If you have got acquainted with the way how Japanese people abbreviate foreign words, you may be able to sound out well the word “Puroresu”, which is short for professional wrestling. Although there were a lot of attempts to bring this sport to Japan in the early 20th century, it still didn’t catch on until 1951.
The development of this sport is greatly attributed to the first big puroresu star of Japan, Rikidozan, a Korean-Japanese former sumo wrestler that gave the country a hero when it was fighting against its post-war identity crisis. Then in recent history, there are some popular wrestlers like Giant Baba, Tiger Mask, and Antonio Inoki. People who love J-pop may recognize Ladybeard, who made his puroresu debut in 2013.
Japanese puroresu is not so story-centric as American puroresu. There’s more athleticism, ostensibly because of the fact that a lot of wrestlers have studied various disciplines of martial arts.
In 1854, as Commodore Perry ordered the Japanese ports opened, his men brought boxing to this nation. Ozeki-ranked sumo wrestler Tsunekichi Koyanagi was chosen to challenge a wrestler and a boxer in a mixed martial arts fights series. Since then, Japanese boxing picked up, with the first major fight taking place in 1887.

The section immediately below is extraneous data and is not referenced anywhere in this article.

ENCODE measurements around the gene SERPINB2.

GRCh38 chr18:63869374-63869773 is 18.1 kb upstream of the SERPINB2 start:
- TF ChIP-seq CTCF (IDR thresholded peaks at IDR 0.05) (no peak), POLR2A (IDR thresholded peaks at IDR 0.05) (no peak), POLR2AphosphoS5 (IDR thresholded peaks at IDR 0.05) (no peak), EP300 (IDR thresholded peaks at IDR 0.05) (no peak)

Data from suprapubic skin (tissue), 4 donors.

Yujiro Watanabe was considered as the father of Japanese boxing. He had been trained since the age of 16 in California and then came back to Japan and established the Nippon Kento Club in 1921. In the ensuing years, a number of boxing associations and federations arose, forming the All-Japan Professional Kento Association in 1931, which later eventual transformed into the Japan Pro Boxing Association (JPBA) and maintained this name since 2000.
The rules of professional boxing in Japan are established by the Japan Boxing Commission (JBC) to encourage all boxers to fight inside the country. There are very few male boxers who attempt to gain international titles, and the Japanese champions aren’t recognized generally around the world.